Over the past several years, CIA’s Directorate of Intelligence (DI) has been engaged in a critical self-examination of its goals and practices regarding the analytic support proivided to key policy officials. In the words of former Deputy Director for Intelligence (DDI) Douglas
MacEachin, the DI “needs to go back to the basic questions of what we do and how we do it.” His short answer: the needs of the policymaker have to be “the driving factor in intelligence production.”^ In this context, the Agency’s Center for the Study of Intelligence has been sponsoring a series of interviews on intelligence-policy relations with prominent officials who served during the administration of President George H. W. Bush. In terms of their policymaking needs, what worked, what did not, and why.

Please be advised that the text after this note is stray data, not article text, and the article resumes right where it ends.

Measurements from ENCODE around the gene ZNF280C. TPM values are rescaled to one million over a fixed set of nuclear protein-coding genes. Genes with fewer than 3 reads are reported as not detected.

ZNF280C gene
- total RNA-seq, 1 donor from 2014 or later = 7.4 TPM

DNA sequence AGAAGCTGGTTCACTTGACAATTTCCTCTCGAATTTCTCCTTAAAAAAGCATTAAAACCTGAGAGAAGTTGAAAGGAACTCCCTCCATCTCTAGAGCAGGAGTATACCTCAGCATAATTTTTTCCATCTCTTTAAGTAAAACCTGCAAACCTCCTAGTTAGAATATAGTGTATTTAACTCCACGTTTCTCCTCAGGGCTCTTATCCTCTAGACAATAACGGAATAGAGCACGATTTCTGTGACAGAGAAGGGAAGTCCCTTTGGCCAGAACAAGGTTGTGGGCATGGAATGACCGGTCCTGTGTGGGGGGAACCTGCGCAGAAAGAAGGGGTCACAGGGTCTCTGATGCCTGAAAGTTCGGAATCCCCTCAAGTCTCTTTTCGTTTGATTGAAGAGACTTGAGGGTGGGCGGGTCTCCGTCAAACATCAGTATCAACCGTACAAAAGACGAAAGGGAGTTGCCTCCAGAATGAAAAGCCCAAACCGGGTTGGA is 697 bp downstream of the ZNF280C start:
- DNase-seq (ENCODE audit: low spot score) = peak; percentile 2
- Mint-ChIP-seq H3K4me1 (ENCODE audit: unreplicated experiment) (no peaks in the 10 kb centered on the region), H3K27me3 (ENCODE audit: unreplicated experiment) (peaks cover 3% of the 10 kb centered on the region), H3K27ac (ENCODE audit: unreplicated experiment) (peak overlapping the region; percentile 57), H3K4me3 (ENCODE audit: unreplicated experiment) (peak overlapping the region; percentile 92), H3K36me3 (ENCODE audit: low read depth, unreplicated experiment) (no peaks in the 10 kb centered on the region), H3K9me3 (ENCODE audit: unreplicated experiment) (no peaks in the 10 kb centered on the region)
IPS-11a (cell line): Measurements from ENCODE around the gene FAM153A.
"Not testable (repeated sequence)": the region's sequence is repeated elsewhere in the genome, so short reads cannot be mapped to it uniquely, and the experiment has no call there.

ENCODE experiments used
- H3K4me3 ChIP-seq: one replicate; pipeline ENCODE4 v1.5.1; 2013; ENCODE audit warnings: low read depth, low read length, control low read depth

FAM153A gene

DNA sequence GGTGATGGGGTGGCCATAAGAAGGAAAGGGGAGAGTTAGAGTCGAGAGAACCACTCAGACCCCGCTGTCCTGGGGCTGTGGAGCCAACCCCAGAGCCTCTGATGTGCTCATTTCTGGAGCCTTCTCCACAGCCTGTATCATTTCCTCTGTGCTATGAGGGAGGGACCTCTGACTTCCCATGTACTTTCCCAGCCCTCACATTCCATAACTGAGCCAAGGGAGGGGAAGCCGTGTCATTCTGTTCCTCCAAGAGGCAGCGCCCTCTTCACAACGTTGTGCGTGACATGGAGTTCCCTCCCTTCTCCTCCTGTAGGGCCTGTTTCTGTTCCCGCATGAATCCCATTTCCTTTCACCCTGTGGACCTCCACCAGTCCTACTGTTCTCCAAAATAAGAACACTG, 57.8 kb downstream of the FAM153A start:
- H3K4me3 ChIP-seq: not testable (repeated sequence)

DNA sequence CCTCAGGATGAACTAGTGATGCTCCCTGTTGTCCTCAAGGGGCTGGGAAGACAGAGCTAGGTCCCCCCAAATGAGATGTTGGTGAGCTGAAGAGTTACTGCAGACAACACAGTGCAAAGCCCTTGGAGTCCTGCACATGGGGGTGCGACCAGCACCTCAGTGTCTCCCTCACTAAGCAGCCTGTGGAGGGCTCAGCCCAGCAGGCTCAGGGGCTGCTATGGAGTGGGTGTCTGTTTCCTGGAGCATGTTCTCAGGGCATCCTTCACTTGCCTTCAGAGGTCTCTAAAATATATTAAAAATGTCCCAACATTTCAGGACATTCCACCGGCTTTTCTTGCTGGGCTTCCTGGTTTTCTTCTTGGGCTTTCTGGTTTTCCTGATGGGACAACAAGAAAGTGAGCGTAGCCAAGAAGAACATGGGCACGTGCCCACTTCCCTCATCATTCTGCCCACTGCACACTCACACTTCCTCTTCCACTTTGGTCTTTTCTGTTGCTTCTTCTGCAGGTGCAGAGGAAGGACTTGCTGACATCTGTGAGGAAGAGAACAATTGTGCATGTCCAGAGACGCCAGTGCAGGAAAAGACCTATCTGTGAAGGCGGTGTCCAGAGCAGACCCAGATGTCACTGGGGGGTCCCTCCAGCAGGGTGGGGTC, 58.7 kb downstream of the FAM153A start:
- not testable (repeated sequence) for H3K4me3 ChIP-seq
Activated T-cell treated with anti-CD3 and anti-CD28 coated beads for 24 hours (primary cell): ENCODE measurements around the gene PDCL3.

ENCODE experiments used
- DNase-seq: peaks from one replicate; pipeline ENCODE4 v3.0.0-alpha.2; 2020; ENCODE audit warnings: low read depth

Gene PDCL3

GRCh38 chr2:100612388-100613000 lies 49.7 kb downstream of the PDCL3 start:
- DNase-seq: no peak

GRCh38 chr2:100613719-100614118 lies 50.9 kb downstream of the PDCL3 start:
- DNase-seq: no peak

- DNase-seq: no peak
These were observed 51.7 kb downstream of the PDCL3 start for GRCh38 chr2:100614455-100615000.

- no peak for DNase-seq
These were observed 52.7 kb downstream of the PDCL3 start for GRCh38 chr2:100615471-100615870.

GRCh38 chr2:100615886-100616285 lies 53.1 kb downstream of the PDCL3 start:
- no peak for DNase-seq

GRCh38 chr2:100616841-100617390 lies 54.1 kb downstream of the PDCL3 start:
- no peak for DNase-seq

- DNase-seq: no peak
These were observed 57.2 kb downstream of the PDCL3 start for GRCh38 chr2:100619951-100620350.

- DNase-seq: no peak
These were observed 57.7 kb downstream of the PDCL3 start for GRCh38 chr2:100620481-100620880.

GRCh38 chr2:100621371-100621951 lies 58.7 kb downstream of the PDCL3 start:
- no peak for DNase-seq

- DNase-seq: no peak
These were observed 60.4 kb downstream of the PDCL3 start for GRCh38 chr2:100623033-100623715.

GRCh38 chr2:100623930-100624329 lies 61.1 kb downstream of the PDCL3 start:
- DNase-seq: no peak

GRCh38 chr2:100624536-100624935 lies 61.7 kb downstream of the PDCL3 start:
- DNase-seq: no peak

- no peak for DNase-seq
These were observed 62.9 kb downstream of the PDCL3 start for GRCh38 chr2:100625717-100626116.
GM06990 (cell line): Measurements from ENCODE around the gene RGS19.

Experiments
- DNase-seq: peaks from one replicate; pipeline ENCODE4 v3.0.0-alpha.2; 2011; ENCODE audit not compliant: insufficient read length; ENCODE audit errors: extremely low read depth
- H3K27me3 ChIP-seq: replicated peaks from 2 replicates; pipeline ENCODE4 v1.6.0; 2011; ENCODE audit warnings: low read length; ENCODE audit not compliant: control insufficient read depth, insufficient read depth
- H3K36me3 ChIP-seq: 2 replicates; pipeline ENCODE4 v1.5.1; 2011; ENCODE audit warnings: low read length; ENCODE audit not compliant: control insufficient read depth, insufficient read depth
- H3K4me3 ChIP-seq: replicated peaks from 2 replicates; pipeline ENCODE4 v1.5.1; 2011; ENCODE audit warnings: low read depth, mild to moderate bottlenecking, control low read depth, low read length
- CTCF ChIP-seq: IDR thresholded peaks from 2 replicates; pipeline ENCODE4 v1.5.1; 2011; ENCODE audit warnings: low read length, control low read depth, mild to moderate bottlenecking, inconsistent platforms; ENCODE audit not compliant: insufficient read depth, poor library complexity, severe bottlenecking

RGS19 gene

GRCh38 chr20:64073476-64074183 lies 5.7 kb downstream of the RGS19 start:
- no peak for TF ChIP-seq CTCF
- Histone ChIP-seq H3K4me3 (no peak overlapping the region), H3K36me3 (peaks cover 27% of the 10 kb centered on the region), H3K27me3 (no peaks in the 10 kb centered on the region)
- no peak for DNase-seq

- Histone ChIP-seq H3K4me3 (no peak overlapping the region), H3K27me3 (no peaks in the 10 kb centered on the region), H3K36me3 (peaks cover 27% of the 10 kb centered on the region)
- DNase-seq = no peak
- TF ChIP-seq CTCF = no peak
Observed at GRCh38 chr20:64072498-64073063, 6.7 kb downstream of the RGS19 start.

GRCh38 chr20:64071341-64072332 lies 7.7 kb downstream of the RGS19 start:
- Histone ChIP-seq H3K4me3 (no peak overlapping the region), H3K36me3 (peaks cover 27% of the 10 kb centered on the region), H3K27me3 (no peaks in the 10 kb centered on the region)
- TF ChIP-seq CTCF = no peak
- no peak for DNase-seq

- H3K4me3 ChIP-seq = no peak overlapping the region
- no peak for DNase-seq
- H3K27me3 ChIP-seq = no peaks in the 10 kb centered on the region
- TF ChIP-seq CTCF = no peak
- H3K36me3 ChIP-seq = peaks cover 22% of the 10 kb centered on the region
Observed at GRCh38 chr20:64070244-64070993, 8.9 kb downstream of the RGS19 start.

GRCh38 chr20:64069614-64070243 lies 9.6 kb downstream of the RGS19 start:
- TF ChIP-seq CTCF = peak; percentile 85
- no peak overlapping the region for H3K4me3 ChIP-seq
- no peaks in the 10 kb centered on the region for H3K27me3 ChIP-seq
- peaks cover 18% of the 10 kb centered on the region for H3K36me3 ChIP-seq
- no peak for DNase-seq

An article presenting the views of Amb. Robert Blackwill regarding his service on the NSC staff was published in the summer 1994 issue of Studies in Intelligence. The views of Amb. Paul Wolfowitz, former Under Secretary of Defense for Policy, were published in an article in the spring 1995 edition of Studies. This article reports the views of Amb. Herman J. Cohen from the perspective of his service as Assistant Secretary of State for Africa, 1989-93.